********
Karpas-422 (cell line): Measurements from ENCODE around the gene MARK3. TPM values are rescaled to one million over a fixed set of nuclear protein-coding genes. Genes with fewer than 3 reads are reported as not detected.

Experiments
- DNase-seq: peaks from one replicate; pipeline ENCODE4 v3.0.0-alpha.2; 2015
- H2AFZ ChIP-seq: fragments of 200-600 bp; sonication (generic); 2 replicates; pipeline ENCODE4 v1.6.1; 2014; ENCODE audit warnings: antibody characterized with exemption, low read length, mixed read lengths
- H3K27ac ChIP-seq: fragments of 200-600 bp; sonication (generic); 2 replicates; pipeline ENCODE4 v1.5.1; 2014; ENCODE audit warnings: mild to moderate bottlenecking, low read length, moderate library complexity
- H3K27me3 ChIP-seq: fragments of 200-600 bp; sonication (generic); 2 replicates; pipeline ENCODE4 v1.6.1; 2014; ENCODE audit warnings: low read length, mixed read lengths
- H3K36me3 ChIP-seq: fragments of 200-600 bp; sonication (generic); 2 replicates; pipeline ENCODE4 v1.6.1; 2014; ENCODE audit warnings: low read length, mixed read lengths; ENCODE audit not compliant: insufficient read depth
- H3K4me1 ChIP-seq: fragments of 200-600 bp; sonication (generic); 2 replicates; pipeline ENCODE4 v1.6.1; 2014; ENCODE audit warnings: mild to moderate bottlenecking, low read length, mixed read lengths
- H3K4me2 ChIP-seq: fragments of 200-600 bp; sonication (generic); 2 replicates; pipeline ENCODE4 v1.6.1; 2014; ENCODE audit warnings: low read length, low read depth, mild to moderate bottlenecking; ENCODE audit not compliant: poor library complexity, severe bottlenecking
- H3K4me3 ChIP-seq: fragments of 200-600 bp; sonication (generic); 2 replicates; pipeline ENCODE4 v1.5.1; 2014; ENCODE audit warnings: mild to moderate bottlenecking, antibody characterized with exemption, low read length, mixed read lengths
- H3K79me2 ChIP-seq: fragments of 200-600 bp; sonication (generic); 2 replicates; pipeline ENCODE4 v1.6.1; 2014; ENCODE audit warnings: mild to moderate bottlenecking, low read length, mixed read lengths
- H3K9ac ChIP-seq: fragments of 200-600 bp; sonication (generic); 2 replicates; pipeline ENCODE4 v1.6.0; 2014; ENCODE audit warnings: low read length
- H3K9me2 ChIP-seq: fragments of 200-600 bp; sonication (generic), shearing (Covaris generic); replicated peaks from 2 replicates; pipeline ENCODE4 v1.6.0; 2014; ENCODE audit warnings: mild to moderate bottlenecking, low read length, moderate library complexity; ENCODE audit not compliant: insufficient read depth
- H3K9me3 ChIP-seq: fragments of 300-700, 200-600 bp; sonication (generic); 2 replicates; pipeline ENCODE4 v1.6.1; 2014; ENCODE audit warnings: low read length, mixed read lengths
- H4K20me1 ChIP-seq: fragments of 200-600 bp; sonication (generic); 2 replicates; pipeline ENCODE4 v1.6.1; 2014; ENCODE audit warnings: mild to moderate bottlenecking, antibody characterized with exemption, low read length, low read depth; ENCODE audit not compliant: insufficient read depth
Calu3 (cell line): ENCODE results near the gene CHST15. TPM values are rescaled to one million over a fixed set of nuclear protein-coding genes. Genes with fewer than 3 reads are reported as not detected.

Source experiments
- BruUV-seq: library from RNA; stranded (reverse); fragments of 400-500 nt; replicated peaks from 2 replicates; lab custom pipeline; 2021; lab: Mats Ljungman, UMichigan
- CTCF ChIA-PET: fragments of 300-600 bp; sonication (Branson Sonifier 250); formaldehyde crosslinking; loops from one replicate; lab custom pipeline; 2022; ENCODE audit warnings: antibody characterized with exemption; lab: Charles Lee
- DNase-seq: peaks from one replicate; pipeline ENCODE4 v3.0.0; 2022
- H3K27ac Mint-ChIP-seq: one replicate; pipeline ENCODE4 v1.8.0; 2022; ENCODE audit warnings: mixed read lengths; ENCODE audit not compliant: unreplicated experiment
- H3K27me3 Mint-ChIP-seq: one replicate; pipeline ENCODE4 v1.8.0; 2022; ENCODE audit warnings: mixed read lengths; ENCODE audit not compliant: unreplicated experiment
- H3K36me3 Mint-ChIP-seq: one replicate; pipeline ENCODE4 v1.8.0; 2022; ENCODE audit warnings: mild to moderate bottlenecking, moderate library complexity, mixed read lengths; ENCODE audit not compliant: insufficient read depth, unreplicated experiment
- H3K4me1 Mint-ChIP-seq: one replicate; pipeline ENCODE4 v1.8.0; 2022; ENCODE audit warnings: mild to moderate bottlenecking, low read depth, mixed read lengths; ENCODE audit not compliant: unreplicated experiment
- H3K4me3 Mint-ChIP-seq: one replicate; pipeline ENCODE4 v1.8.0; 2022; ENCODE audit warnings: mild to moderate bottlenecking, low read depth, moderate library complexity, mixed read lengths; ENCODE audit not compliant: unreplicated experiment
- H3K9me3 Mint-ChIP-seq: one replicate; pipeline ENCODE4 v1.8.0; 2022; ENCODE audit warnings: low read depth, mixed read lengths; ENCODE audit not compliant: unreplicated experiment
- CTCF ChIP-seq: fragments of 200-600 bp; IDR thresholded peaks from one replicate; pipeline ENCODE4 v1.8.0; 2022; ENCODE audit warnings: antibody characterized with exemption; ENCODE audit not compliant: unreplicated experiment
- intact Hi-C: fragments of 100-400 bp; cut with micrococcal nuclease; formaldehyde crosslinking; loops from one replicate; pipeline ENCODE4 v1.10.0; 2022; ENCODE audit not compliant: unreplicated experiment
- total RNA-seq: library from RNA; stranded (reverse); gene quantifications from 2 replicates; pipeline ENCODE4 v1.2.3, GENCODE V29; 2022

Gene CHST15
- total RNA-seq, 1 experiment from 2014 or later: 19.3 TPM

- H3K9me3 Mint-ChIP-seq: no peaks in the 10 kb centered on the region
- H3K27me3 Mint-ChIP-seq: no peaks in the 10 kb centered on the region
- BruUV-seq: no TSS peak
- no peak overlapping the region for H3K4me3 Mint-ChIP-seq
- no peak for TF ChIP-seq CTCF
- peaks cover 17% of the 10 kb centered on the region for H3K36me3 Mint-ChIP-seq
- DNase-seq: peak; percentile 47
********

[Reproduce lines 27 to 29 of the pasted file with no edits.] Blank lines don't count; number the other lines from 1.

- CTCF ChIP-seq: fragments of 200-600 bp; IDR thresholded peaks from one replicate; pipeline ENCODE4 v1.8.0; 2022; ENCODE audit warnings: antibody characterized with exemption; ENCODE audit not compliant: unreplicated experiment
- intact Hi-C: fragments of 100-400 bp; cut with micrococcal nuclease; formaldehyde crosslinking; loops from one replicate; pipeline ENCODE4 v1.10.0; 2022; ENCODE audit not compliant: unreplicated experiment
- total RNA-seq: library from RNA; stranded (reverse); gene quantifications from 2 replicates; pipeline ENCODE4 v1.2.3, GENCODE V29; 2022